To fight voting restriction efforts in Texas, the Senate must pass voting rights bill
Just this month, Texas Gov. Greg Abbott signed Senate Bill 1 — the restrictive anti-voter legislation that Texas House Democrats broke quorum twice over — into law. Although the battle over that bill has now moved to the courts, the GOP’s war on democracy continues, and the next big fight has just begun. Without swift passage of the John Lewis Voting Rights Advancement Act in the U.S. Senate, voters in Texas and across the country will see their rights stripped away for years to come.
Last week, the Texas Legislature convened for a special session to undertake the once-per-decade redistricting process to redraw the state’s electoral districts based on new census data. Redistricting is always contentious, especially in Texas, with its shameful history of drawing intentionally discriminatory districts to silence Black, Hispanic and other minority voters across the state.
After a narrow Republican victory in the presidential election in Texas, the state’s majority party began systematically attacking the right to vote. We saw this in their continued promotion of the Big Lie that Donald Trump won the 2020 election, undermining trust in our democracy. We saw this in the bills they filed and rammed through the Legislature adding unnecessary restrictions and levying felony charges for making simple mistakes when voting. Now, we’ll see it again over the next 30 days as our GOP-led Legislature draws maps that deny the existence of Texas’ massive, minority-driven growth.
Efforts to suppress the vote come in two primary forms: vote denial and vote dilution. Over the past year, Republicans have focused efforts on vote denial, enacting laws that create deliberate barriers to voting and discouraging participation — all justified under the threadbare phrase of “election integrity.”
With redistricting now on the table, the other vote suppression tactic — vote dilution — will come into play. Unfortunately, the GOP majority will likely do what was done in 2011 — dilute the strength of minority voters.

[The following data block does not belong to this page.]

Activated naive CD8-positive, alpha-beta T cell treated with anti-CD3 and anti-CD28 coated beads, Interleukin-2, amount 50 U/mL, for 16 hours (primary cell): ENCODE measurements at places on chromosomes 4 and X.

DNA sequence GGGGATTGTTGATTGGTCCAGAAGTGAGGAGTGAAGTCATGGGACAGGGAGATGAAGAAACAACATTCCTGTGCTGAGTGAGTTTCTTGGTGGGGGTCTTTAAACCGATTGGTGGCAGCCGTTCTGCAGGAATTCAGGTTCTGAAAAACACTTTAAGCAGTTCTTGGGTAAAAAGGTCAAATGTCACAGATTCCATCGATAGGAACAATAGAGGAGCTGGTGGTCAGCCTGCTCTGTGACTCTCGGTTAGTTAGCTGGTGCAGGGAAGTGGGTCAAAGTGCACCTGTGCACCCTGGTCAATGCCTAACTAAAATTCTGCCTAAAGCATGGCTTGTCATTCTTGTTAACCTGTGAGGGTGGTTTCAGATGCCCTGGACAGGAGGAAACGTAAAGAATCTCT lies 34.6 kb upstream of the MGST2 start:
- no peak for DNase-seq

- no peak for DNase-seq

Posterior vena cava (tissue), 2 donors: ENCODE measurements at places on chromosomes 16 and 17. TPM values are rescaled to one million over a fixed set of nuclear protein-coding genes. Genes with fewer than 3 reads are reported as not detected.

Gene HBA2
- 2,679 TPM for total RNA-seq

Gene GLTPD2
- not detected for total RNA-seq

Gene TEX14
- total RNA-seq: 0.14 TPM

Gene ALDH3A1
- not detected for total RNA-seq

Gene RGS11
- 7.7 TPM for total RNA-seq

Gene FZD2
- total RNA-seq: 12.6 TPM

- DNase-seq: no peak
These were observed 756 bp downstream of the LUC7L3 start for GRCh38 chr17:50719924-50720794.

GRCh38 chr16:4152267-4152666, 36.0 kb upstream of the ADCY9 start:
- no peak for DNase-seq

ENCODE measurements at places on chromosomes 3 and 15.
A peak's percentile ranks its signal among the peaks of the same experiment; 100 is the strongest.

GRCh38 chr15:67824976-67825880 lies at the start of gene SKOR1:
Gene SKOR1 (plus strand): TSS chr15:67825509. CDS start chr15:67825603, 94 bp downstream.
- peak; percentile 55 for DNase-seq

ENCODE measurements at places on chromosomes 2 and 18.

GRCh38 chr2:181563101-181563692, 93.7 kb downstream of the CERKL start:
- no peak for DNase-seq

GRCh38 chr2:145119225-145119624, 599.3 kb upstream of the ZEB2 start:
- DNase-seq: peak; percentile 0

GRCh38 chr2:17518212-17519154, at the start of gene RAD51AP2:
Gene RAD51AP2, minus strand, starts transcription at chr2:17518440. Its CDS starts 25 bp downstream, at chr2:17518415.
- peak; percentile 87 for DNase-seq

Senate Bill 1 and redistricting are two acts of the same twisted play. Even if targeted populations figure out how to cast a ballot under the new restrictions, they will be drawn into a district that makes electing their candidates of choice nearly impossible.
The legislative fight that ultimately resulted in Senate Bill 1 involved some of the most extreme rhetoric and most regressive policy proposals since the Jim Crow Era and was a clear response to the blue shift the state saw in 2018 and 2020. But the strategy isn’t new.
Texas Democrats picked up eight seats in the state House in 2008 because minority voters got to select their candidate of choice. In 2011, Texas Republicans responded by passing one of the most restrictive Voter ID laws in history. The law was eventually struck down by federal courts as an act of intentional discrimination and Republicans were forced to amend it. Months later, Republicans passed legislative and congressional redistricting maps that were later revised by the courts after being found to intentionally discriminate against racial minorities.
Texas’ shameful history of attacking the freedom to vote far predates the 2011 debacle.
As soon as the passage of the Voting Rights Act in 1965 made it possible, Texas was brought to court for violating it. Every decade, our state has been challenged on a VRA violation. And every decade, those challenges have been ruled legitimate.
Despite this history, Texas has also been a leader. President Lyndon Johnson, a Texas native, pushed for and secured the passage of the 1965 Voting Rights Act, and President George Bush, a Texas Republican signed the reauthorization of the Voting Rights Act. Leaders in Texas must follow in their footsteps.
Over the next few weeks, Texas Democratic officials on the state and federal levels will work together to propose new maps that are representative of recent census results that showed Texans of color drove 95 percent of the growth in our state.
If Texas Republicans intend to create districts reflecting that, we will work with them, but given the apparent racial gerrymandering in their initial map proposals, we will likely, once again, need to fight it out in court. We must also fight back by passing the John Lewis Voting Rights Advancement Act that would restore preclearance, ensuring states like Texas are not able to hold elections under discriminatory rules or districts.
At this moment in history, Texas is ground zero for the fight for the fundamental right to vote. Democratic legislators and advocates in our state are doing everything within our power to safeguard our democracy. The U.S. Senate must do the same and pass the John Lewis Voting Rights Advancement Act at the earliest opportunity.
Marc Veasey represents the 33rd District of Texas and is co-founder of the Congressional Voting Rights Caucus. Chris Turner is a Texas state representative and chair of the Texas House Democratic Caucus.
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